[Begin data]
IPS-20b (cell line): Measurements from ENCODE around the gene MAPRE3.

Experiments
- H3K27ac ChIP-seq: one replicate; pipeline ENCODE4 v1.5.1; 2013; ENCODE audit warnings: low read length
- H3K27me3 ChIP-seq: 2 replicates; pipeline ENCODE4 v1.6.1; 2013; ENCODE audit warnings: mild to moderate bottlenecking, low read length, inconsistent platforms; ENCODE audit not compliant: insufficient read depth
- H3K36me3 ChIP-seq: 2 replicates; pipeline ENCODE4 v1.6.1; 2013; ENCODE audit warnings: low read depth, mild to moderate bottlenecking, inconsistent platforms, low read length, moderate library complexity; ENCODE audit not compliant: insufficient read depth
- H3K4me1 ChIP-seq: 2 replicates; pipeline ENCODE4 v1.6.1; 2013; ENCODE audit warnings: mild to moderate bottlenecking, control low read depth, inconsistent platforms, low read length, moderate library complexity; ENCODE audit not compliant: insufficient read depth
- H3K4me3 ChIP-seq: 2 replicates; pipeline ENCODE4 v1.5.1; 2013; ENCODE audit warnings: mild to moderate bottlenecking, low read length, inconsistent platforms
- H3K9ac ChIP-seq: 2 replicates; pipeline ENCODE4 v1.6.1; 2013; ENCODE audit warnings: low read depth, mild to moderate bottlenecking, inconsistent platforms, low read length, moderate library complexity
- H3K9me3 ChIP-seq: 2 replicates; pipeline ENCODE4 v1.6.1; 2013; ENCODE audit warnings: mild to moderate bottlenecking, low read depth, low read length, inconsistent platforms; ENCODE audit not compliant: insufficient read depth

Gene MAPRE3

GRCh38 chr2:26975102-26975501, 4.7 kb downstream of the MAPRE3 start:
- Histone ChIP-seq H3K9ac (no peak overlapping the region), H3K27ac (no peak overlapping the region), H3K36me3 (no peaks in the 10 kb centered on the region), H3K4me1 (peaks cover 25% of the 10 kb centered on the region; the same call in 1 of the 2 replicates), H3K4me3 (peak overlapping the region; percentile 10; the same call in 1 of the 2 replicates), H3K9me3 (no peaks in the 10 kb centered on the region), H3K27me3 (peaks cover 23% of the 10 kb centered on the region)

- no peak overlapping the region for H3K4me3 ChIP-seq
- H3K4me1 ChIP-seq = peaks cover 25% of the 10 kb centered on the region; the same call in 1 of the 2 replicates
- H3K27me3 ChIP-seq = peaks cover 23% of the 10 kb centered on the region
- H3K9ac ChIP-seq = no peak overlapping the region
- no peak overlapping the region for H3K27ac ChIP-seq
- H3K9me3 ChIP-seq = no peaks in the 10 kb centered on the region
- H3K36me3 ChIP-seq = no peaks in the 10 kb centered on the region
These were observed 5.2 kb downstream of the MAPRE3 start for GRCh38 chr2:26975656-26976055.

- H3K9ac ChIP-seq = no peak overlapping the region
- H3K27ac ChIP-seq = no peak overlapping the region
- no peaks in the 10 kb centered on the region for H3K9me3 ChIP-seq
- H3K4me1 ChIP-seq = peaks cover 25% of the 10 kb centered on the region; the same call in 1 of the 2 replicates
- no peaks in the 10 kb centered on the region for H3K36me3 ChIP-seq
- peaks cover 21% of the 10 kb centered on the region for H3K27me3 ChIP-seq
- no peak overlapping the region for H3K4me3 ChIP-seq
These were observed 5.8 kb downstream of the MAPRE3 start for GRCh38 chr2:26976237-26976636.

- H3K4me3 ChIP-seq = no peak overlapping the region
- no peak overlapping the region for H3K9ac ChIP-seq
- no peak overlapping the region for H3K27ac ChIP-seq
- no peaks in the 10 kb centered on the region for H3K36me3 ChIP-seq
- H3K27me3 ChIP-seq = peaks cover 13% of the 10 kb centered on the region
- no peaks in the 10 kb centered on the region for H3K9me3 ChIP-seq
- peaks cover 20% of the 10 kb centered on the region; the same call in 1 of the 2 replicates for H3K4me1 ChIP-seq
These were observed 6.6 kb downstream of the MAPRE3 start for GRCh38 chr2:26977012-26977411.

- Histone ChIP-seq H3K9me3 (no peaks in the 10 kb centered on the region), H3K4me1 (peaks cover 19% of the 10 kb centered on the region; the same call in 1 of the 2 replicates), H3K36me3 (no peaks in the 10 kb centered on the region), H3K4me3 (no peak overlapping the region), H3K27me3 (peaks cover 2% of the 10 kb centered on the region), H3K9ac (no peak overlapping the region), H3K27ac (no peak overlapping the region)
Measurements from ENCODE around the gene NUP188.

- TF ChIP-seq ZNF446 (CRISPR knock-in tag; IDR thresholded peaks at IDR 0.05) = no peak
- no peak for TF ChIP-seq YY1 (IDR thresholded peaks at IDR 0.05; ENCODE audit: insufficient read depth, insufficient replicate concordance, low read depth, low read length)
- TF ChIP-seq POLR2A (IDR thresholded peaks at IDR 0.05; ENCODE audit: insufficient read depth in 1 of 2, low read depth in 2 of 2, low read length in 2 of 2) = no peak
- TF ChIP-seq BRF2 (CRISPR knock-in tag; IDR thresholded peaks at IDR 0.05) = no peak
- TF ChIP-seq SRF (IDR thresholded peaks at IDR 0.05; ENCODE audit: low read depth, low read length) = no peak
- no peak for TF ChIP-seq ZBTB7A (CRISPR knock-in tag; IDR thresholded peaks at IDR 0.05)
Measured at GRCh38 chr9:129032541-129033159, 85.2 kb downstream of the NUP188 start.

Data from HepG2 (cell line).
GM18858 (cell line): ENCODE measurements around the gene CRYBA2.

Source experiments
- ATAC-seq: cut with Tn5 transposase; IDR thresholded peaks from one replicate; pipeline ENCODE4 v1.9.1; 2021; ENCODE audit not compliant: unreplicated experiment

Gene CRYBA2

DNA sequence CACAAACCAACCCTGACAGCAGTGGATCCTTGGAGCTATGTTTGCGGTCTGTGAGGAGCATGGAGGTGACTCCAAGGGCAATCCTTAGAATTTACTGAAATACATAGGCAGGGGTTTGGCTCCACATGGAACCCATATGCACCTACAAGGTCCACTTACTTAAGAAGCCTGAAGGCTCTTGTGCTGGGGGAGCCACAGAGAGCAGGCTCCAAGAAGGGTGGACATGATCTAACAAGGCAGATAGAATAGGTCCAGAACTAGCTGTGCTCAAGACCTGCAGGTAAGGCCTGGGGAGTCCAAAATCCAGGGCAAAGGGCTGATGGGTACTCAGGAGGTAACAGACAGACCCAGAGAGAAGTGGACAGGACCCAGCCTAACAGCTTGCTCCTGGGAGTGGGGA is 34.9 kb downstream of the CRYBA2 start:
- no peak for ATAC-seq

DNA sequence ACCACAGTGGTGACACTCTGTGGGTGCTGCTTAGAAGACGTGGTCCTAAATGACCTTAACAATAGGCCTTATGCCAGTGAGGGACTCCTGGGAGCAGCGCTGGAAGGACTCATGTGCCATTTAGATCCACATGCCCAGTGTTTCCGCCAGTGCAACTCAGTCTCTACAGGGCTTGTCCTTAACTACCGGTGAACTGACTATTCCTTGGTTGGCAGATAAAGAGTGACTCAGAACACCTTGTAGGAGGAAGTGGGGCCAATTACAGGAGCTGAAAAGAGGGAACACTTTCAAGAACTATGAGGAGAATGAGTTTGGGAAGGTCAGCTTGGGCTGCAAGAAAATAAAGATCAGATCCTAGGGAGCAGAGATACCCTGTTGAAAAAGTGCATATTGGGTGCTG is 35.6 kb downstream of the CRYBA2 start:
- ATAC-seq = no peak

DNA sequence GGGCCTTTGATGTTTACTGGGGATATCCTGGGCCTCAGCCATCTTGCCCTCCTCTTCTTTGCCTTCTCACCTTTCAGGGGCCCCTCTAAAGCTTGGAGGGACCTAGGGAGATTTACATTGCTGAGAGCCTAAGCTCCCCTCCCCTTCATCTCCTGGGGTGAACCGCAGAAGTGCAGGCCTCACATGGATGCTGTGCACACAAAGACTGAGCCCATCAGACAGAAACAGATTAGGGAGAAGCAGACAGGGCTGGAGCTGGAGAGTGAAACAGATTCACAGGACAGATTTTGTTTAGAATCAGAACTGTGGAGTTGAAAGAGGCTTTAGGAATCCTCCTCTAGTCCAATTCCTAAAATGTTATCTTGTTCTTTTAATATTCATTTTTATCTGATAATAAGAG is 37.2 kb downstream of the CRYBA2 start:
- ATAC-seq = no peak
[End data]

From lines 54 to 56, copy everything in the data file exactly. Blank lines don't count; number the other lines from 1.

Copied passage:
- ATAC-seq = no peak

DNA sequence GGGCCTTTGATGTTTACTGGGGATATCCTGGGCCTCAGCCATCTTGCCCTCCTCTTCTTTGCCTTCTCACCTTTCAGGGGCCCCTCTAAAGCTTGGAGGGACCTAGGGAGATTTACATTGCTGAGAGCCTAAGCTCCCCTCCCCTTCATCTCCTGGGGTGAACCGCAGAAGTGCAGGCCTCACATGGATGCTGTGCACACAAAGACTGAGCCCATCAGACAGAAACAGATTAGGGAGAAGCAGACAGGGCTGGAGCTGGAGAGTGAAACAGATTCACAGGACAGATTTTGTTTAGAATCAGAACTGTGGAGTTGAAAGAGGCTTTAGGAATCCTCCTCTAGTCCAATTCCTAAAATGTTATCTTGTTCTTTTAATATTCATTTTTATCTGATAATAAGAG is 37.2 kb downstream of the CRYBA2 start:
- ATAC-seq = no peak